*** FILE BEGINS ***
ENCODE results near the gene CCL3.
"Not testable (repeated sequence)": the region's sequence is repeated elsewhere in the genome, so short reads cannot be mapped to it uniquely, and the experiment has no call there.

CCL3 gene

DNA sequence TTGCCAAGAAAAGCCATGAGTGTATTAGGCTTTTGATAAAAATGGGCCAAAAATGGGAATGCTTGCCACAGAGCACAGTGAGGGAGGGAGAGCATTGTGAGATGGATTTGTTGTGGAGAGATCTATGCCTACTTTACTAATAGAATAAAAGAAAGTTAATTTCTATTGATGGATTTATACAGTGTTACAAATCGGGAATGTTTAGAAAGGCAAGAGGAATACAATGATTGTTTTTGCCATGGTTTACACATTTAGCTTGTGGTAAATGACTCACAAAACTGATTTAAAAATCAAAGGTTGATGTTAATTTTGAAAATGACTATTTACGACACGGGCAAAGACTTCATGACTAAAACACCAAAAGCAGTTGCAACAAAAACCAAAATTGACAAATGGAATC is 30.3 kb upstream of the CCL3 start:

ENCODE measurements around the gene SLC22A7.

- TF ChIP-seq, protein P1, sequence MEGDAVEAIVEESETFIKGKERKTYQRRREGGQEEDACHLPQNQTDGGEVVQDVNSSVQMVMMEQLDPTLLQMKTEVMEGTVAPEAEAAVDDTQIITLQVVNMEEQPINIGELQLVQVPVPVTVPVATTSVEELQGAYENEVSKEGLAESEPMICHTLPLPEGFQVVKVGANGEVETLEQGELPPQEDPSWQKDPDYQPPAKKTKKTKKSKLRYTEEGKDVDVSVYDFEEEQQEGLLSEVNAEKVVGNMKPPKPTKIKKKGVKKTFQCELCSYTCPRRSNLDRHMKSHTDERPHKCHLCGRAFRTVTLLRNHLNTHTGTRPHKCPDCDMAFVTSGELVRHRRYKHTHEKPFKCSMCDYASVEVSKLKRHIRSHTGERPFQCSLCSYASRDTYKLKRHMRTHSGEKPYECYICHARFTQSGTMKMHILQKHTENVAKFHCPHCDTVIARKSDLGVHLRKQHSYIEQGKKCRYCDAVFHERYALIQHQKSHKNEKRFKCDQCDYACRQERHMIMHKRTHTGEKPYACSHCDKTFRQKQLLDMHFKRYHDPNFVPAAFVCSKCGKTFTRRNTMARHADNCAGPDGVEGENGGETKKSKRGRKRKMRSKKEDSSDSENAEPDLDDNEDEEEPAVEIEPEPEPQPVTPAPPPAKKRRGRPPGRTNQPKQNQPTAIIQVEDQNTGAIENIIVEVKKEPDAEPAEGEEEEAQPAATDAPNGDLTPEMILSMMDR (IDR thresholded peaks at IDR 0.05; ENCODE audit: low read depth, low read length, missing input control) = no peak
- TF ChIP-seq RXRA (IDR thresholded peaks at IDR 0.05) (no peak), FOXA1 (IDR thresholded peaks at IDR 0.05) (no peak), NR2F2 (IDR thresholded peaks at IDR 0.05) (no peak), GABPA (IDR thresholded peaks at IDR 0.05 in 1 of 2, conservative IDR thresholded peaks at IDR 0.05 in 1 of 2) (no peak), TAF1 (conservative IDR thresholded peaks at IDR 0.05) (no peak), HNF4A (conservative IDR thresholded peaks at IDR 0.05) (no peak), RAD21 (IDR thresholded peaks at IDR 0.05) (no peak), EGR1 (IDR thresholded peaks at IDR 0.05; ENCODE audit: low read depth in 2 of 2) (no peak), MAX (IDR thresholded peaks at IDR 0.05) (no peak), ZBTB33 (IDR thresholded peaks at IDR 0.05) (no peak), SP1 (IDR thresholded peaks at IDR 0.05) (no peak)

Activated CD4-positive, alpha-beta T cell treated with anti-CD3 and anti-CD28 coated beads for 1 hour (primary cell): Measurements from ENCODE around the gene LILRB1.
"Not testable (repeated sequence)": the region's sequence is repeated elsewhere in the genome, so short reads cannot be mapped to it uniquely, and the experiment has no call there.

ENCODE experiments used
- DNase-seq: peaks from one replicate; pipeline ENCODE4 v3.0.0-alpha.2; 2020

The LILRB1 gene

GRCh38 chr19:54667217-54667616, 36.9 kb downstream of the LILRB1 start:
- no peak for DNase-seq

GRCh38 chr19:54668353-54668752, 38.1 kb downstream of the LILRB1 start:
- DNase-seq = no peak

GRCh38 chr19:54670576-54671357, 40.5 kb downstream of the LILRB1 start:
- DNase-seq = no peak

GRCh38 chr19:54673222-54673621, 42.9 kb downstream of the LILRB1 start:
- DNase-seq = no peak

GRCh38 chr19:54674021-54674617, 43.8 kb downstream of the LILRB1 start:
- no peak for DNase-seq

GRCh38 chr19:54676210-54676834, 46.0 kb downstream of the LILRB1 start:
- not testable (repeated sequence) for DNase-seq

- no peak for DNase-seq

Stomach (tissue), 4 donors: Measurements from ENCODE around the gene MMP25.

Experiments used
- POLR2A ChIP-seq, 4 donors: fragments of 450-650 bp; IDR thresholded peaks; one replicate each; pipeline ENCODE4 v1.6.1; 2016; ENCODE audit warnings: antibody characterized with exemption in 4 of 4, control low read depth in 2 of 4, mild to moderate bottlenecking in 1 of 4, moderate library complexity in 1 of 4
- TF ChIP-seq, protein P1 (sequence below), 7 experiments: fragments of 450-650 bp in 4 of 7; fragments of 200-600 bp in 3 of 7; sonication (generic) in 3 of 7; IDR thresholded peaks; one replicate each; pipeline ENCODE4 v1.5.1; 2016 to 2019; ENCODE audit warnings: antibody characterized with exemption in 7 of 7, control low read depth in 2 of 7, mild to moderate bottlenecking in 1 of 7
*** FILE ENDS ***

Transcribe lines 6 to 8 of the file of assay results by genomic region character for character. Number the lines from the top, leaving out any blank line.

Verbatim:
- TF ChIP-seq, protein P1, sequence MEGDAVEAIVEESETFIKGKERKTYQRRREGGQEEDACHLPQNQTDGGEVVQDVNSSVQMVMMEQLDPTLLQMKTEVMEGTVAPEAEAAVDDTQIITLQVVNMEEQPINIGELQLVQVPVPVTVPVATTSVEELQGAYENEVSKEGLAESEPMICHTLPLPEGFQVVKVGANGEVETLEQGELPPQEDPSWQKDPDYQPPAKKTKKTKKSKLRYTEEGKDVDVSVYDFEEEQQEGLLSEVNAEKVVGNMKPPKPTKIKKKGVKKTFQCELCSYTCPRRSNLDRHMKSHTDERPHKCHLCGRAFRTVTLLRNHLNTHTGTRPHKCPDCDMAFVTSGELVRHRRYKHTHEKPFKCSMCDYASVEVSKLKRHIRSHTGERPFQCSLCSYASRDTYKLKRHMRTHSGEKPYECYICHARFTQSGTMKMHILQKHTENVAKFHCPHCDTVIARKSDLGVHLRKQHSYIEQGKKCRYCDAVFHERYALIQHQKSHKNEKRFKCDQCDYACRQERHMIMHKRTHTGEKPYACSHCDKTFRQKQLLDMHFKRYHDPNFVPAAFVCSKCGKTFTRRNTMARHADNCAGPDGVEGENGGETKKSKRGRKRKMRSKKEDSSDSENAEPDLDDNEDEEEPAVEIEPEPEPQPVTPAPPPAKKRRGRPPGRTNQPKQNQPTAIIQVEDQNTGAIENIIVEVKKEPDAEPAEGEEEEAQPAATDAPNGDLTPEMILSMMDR (IDR thresholded peaks at IDR 0.05; ENCODE audit: low read depth, low read length, missing input control) = no peak
- TF ChIP-seq RXRA (IDR thresholded peaks at IDR 0.05) (no peak), FOXA1 (IDR thresholded peaks at IDR 0.05) (no peak), NR2F2 (IDR thresholded peaks at IDR 0.05) (no peak), GABPA (IDR thresholded peaks at IDR 0.05 in 1 of 2, conservative IDR thresholded peaks at IDR 0.05 in 1 of 2) (no peak), TAF1 (conservative IDR thresholded peaks at IDR 0.05) (no peak), HNF4A (conservative IDR thresholded peaks at IDR 0.05) (no peak), RAD21 (IDR thresholded peaks at IDR 0.05) (no peak), EGR1 (IDR thresholded peaks at IDR 0.05; ENCODE audit: low read depth in 2 of 2) (no peak), MAX (IDR thresholded peaks at IDR 0.05) (no peak), ZBTB33 (IDR thresholded peaks at IDR 0.05) (no peak), SP1 (IDR thresholded peaks at IDR 0.05) (no peak)

Activated CD4-positive, alpha-beta T cell treated with anti-CD3 and anti-CD28 coated beads for 1 hour (primary cell): Measurements from ENCODE around the gene LILRB1.